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Of the seven words of Jesus from the cross, none is so inscrutable as the cry of dereliction, recorded by Matthew and Mark in haunting Aramaic: Eli, Eli, lama sabachthani? “My God, my God, why have you forsaken me?” (Matt 27:46) Leave aside the theological mystery of the incarnate Son abandoned by his Father. Even on the surface, the moment is enigmatic. 

The crowd at the foot of the cross says Jesus calls for Elijah. The Jews apparently don’t realize Jesus is quoting a psalm. How could they make such a mistake? Perhaps they’re mocking Jesus, as they have been since he was nailed to the cross. He calls himself king of Israel, but there he is, suffocating on a Roman cross; he calls himself the Son of God, but when he needs deliverance, his God is nowhere to be found. When Jesus calls out the words of Psalm 22, they recognize it, but turn it to scorn: See if Elijah comes. 

Perhaps their misreading reveals how dull Jesus’s executioners have become. Jesus began to teach in parables when his audience closed their eyes and ears; they refused to hear and see, so Jesus intensified their blindness and deafness by speaking in dark sayings (Matt. 13:10–17). Their willful resistance comes to a climax at the cross. After all, Jesus’s crucifixion proves he is the son of David. The Romans give him wine mixed with gall, something David also experienced (Psa. 69:21). Roman soldiers divvy up Jesus’s clothing, as evildoers cast lots for David’s (Psa. 22:18). Priests, scribes, and elders target Jesus with the mockery of Psalm 22:8, unwittingly taking up the role of the dogs, lions, and wild oxen in the psalm. Even when Jesus uses the very words of Psalm 22, they still don’t realize they’re in the middle of the drama plotted by David’s psalm, like actors who stumble into a performance of Hamlet. They don’t comprehend that Jesus is right where Israel’s king is supposed to be, right where David was.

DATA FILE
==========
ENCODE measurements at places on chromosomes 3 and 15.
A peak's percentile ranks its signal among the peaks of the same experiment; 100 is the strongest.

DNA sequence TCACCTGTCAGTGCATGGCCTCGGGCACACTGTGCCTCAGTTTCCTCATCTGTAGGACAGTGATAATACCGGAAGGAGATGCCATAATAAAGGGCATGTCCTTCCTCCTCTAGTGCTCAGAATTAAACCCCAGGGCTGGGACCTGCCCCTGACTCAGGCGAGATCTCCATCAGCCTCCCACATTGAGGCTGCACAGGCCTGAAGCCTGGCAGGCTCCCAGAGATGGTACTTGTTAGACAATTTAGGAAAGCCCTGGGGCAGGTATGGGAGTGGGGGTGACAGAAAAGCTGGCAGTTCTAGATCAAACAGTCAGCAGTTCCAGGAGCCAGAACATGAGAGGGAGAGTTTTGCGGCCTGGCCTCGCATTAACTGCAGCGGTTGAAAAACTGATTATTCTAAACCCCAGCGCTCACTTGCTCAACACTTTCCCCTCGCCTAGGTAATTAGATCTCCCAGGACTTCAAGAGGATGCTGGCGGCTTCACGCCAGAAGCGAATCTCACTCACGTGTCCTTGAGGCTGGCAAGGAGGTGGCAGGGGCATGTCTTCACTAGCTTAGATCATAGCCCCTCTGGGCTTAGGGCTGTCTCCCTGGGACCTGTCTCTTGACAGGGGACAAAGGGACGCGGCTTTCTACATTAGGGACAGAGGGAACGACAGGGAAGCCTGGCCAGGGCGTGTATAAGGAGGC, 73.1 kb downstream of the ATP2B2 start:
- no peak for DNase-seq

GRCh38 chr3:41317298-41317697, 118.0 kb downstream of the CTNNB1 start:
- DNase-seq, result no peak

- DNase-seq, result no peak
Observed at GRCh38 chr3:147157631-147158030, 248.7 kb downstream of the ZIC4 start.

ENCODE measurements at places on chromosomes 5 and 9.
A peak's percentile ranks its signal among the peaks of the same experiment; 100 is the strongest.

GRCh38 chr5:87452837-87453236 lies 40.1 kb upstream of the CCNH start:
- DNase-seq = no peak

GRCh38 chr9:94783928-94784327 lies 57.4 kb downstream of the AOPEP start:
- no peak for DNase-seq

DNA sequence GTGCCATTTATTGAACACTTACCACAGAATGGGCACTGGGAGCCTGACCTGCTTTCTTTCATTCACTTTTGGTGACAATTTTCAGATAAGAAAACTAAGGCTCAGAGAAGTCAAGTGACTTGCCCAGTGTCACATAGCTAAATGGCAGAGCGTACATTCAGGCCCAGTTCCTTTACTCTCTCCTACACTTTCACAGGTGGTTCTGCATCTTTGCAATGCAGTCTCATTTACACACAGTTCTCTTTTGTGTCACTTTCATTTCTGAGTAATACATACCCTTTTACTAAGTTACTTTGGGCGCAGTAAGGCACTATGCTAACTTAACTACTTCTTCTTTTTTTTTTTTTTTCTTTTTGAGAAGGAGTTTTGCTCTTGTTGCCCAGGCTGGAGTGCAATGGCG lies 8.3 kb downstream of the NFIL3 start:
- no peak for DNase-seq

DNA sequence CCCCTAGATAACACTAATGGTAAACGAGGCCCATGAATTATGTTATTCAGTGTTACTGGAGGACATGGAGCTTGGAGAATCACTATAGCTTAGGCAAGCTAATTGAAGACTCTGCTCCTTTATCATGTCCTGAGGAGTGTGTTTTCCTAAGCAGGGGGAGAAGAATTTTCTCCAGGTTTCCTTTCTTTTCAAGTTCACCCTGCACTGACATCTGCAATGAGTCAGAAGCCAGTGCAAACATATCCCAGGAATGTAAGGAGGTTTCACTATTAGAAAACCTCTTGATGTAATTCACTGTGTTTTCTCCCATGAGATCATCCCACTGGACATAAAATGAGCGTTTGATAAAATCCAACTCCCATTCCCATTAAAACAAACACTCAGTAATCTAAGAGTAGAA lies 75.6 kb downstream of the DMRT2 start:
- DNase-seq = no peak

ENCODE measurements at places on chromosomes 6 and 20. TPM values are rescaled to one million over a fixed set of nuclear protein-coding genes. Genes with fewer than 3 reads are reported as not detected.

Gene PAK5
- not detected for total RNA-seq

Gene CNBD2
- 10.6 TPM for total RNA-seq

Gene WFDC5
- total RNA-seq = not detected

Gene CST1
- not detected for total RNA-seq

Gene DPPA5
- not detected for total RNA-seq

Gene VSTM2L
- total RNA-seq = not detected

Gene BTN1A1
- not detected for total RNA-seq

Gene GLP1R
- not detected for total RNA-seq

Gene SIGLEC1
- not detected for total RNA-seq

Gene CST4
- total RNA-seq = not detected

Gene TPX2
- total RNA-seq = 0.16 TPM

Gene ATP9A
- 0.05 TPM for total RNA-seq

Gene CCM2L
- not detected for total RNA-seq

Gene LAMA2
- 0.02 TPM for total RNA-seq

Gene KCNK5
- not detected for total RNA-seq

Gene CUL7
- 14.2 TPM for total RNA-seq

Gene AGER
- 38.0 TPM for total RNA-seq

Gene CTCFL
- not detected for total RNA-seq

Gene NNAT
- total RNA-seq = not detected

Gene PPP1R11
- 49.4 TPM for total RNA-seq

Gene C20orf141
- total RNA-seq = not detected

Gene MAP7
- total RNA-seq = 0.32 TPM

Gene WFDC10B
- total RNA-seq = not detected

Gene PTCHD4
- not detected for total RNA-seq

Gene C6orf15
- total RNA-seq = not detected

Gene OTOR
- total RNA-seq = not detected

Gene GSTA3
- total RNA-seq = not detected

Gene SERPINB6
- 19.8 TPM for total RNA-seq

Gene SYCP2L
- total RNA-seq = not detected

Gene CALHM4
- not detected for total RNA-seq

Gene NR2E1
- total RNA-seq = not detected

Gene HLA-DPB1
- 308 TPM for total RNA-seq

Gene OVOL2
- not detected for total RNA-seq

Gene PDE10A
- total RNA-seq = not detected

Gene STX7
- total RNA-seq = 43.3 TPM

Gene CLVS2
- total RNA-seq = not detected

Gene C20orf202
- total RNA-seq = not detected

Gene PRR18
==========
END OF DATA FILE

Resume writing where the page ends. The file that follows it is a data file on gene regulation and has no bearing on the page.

But the supposition that Jesus cries for Elijah is significant in its own right. Elijah was a major figure of Jewish prophecy. In Christian Bibles, the Old Testament ends with a promise of Elijah’s coming “before the great and terrible day of Yahweh” (Mal 4:5). Earlier in Matthew, when the disciples ask about Elijah, Jesus identifies John the Baptist as the Elijah who comes to “restore all things” (17:11). First-century Jews expected Elijah’s advent to wind up the prophetic clock and trigger the arrival of the kingdom. Jesus’s call for Elijah was a call for the new creation. The mockery of the Jewish leaders has an eschatological edge: “Let’s see if Elijah comes. Let’s see if Jesus’s sufferings are the birth pangs of the kingdom.”

Funny thing is, the great and terrible day of the Lord does arrive, on Golgotha, in the darkness on a Friday afternoon. Everything Israel hoped for starts happening as soon as Jesus’s cry fades to silence.

Jews have been waiting for Yahweh to pour out his Spirit (cf. Isa 32:9–20). After Jesus speaks, he “yielded up (‘aphiemi) his spirit,” not merely dying, but sending out the Spirit who anointed him. Since Adam was exiled from Eden, mankind has sought access to the Lord’s presence. When Jesus dies, God tears the veil of the temple from top to bottom, removing the barrier of the temple (Matt. 27:51). Israel hoped the world would be shaken until only unshakeable things were left standing (Hag. 2:6). When Jesus dies, an earthquake shocks the land. Earthquakes accompany Yahweh’s charge onto the field of battle (Judg. 5:4; 2 Sam. 22:8; Psa. 68:8). At Jesus’s death, the divine warrior wins a decisive battle, rattling the world as he triumphs over death by death.

Israel waits for resurrection. Standing in a valley of dry bones, Ezekiel called on the wind to blow and give breath to the dead (Ezek. 37). When Jesus dies, the tombs of the saints are opened (Matt. 27:51–53). Already at his death, Jesus breaks open Sheol and shines the light of life into the darkness of the tomb. Seeing all this, the Roman centurion and his soldiers confess Jesus as the Son of God (Matt. 27:54), fulfilling Israel’s hope that Gentiles would throng to Zion. The centurion and his soldiers are the first fruits of the Abrahamic expectation that “all the families of the nations shall worship before him” (Psa. 22:27).

Jesus cries to his God, and the Jewish leaders say he cries for Elijah, the prophet of the end of days. As usual, the mockery of Jesus’s mockers hides the truth, because Jesus’s death is the beginning of the end. On this great and terrible Friday, heaven, earth, and the underworld are changed forever. The heavenly veil of the temple is torn, earth shakes, tombs split open and the dead rise. In the darkness of uncreation and death, Jesus cries like thunder, and the world is shaken down so it can be built again. Easter begins to dawn already in the gloom of Good Friday.

Peter J. Leithart is President of Theopolis Institute.

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